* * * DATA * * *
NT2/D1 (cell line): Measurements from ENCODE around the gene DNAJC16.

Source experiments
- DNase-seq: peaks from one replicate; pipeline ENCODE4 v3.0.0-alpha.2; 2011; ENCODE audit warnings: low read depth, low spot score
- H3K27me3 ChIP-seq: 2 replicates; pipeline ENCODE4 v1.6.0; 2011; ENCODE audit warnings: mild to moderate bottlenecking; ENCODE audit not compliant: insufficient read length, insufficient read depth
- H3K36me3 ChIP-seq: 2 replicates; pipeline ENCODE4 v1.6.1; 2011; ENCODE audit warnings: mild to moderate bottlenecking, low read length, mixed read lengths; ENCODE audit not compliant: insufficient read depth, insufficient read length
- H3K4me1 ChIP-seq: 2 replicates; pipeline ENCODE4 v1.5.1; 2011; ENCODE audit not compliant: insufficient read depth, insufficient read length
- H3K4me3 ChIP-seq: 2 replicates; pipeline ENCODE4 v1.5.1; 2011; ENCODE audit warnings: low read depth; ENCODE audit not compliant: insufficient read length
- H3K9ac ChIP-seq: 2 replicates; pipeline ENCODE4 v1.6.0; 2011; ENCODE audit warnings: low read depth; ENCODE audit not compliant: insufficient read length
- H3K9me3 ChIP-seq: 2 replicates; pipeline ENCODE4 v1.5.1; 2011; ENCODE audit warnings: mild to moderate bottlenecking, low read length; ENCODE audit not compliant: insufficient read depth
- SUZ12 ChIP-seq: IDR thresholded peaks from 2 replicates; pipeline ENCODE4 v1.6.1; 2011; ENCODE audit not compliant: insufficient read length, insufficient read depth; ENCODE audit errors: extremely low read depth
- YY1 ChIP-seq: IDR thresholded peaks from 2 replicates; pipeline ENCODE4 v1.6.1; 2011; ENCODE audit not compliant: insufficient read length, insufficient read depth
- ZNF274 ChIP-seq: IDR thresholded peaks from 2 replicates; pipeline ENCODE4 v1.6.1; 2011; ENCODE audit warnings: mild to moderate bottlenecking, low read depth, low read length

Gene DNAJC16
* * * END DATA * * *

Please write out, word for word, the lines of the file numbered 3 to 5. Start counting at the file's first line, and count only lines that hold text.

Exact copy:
- DNase-seq: peaks from one replicate; pipeline ENCODE4 v3.0.0-alpha.2; 2011; ENCODE audit warnings: low read depth, low spot score
- H3K27me3 ChIP-seq: 2 replicates; pipeline ENCODE4 v1.6.0; 2011; ENCODE audit warnings: mild to moderate bottlenecking; ENCODE audit not compliant: insufficient read length, insufficient read depth
- H3K36me3 ChIP-seq: 2 replicates; pipeline ENCODE4 v1.6.1; 2011; ENCODE audit warnings: mild to moderate bottlenecking, low read length, mixed read lengths; ENCODE audit not compliant: insufficient read depth, insufficient read length